Asian Southern Baptist leaders gather at IMB

Twenty Asian American leaders representing seven ethnicities gathered at the International Mission Board in Richmond, Virginia, May 2-4 to explore opportunities to reach the nations. This is the first time Asian leaders from across the Southern Baptist Convention have met collectively with IMB leaders to learn, encourage each other and commit to new levels of cooperation to advance the gospel. Participants included local pastors, state fellowship directors and Southern Baptist entity representatives.  

IMB’s efforts to mobilize Asians is moving simultaneously with increased involvement of Asian churches within the SBC. Peter Yanes, associate vice president of Asian American relations and mobilization for the SBC Executive Commission, and Victor Chayasirisobhon, president of the California Southern Baptist Convention and first vice president of the Southern Baptist Convention, attended, in addition to representatives from GuideStone Financial Services.

Asian Southern Baptist leaders representing nine states gathered to discuss missions partnerships with the IMB. Ezra Bae (second from right), IMB’s Asian church mobilization strategist, organized the event. IMB Photo

Ezra Bae, IMB’s Asian church mobilization strategist, said he prayed for this meeting for a long time and rejoiced to see many nationalities meeting together. 

“This will be a great opportunity to get to know one another and build a strong and secure relationship between the Asian Southern Baptist churches and the IMB,” Bae told participants.  

“I pray that after we have this meeting, all Asian American Southern Baptist churches will be engaged with IMB to carry out the Great Commission together by praying, giving, going and sending.”  

Bae shared that 280 Asian IMB missionaries are currently serving. They are the largest ethnic representation of missionaries currently serving with the IMB.  

“I would like more Asian American missionaries to go from churches and more Asian churches to be able to support them,” Bae added. There are more than 2,000 Asian congregations in the SBC. 

Participants heard how the IMB can resource them and equip congregations to build missions into their identity instead of making it an activity. IMB wants to offer resources to help them develop their own strategies that are culturally appropriate and best for their congregations.  

Presentations included specifics about the missionary application process and opportunities for service with the IMB, from short-term trips to career appointments. Discussion in the group included the possibility of a joint discovery trip for Asian leaders.   

IMB President Paul Chitwood emphasized the value of strengthening relationships between their fellowships and the IMB.  

“Thank you for believing in cooperation and partnerships,” Chitwood said. 

“We need more missionaries,” he continued. “Please send those candidates our way and see if God is leading them to serve with the IMB. They will be sent from your churches to reach the nations.”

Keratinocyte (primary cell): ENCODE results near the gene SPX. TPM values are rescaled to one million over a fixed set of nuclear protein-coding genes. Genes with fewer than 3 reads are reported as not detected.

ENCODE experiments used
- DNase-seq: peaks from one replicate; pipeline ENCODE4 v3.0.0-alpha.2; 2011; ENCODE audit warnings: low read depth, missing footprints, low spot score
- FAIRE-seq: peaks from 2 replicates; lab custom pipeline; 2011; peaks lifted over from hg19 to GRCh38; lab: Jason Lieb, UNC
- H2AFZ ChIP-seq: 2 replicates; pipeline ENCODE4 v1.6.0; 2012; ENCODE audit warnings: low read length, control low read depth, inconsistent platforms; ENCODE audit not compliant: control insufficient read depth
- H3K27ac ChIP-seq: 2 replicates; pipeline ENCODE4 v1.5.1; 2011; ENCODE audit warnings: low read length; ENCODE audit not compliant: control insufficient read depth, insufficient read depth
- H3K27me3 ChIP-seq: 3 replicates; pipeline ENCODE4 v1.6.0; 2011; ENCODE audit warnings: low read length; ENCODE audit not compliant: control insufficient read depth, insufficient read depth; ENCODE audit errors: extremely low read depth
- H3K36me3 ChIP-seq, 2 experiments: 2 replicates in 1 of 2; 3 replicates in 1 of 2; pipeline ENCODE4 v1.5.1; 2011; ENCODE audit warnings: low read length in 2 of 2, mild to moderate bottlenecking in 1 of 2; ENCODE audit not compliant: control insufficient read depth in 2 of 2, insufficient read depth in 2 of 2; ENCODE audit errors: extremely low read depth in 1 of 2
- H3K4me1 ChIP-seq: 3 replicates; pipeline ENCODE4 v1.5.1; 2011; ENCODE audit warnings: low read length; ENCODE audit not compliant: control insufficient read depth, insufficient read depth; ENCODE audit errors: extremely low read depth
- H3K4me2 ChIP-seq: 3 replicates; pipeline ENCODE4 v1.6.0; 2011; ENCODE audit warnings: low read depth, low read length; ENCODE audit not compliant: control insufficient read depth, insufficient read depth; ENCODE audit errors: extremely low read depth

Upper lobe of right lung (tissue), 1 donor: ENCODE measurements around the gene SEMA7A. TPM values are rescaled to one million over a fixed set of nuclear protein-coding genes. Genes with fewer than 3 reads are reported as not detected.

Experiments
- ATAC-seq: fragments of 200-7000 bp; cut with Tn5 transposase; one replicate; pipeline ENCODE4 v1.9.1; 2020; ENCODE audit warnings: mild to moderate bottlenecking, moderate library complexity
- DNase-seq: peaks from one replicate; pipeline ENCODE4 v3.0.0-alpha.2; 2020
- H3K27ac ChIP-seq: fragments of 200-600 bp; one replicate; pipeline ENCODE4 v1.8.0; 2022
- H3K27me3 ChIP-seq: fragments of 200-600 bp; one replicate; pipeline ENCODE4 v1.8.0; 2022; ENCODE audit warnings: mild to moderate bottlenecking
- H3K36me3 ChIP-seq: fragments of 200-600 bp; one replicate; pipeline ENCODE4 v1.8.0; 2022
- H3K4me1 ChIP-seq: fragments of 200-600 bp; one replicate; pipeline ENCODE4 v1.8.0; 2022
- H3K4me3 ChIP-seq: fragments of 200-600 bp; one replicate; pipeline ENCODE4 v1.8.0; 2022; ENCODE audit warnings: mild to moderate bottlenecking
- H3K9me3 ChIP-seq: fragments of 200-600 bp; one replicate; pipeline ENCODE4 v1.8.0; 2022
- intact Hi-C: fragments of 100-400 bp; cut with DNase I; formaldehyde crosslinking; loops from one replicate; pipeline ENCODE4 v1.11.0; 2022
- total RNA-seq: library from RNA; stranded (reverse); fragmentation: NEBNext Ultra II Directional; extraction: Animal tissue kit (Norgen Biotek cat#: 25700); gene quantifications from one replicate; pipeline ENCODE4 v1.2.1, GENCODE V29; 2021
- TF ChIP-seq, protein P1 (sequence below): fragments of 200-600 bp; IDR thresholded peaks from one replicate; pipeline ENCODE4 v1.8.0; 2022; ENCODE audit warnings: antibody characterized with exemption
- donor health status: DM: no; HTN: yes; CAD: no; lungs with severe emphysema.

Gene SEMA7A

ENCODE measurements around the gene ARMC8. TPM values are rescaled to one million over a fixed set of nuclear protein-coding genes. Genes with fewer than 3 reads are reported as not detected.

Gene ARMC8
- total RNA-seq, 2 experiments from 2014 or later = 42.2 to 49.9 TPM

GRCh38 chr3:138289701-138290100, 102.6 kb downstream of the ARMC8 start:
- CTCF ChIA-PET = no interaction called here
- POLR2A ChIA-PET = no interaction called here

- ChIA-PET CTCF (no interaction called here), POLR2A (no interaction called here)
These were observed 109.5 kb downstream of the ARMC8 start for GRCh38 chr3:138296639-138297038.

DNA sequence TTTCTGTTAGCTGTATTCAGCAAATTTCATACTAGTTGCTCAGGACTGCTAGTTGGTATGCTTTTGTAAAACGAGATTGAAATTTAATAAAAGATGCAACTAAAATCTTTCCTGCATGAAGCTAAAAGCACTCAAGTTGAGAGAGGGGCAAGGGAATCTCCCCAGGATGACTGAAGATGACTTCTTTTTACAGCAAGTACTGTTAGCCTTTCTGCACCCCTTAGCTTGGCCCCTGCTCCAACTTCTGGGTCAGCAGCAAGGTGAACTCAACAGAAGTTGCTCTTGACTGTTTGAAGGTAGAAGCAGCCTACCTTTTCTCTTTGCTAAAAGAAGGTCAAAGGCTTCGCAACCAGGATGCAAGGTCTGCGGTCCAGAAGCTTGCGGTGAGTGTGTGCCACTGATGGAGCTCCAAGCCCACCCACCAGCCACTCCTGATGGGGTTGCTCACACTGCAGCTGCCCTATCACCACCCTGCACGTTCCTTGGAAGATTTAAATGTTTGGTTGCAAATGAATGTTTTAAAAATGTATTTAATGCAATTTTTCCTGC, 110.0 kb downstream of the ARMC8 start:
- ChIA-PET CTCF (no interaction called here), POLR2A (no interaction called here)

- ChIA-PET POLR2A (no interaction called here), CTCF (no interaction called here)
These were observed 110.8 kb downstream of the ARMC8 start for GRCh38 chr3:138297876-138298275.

Hre Mang talks with Amanda Dimperio Davis at the Asian Southern Baptist Leaders Conference. Davis led a training at Mang’s church which helped to encourage greater missions involvement for his congregation. IMB Photo

Hre Mang attended, representing Burmese fellowships. Mang is senior pastor of Falam Christian Church of Indianapolis, Indiana, national coordinator of Myanmar Baptist Churches USA (MBCUSA), and vice president of Crossroad Baptist Association, Indianapolis, Indiana.  

Mang first became involved with the IMB in 2020. Interested in growing his church’s missions involvement, he contacted Bae for more information. The following year, his church hosted a missions training conference for local congregations.  

“We can say as a result, our church has been sending a short-term mission team every year with IMB missionaries,” Mang said. “Now we have one family preparing to go for a long-term mission.”  

Later this summer, Mang will lead a group of college students on a mission trip to Panama. Involving younger generations in missions, specifically second-generation Asian Americans, was a frequent topic of conversation at the event in Richmond. 

Victor Chayasirisobhon speaks with IMB Executive Vice President Todd Lafferty before IMB’s weekly chapel service. Chayasirisobhon is president of the California Southern Baptist Convention and first vice president of the Southern Baptist Convention. IMB Photo

Chayasirisobhon spoke in IMB’s weekly chapel service and encouraged staff and personnel joining online to be unified by becoming more selfless for God. Referring to his family’s heritage in China and Thailand, he said that seven generations ago, a nameless missionary shared the gospel with his ancestors.  

“They didn’t come to make their own name great; they came to make the name above all names great — the name of Jesus,” he said. He told the crowd that his love of missionaries and his commitment to missions is central to his ministry and leadership in the Southern Baptist Convention. 

Asian fellowships and leaders are encouraged to write to be directed to Ezra Bae for more information and resources for sharing the gospel among the nations. 

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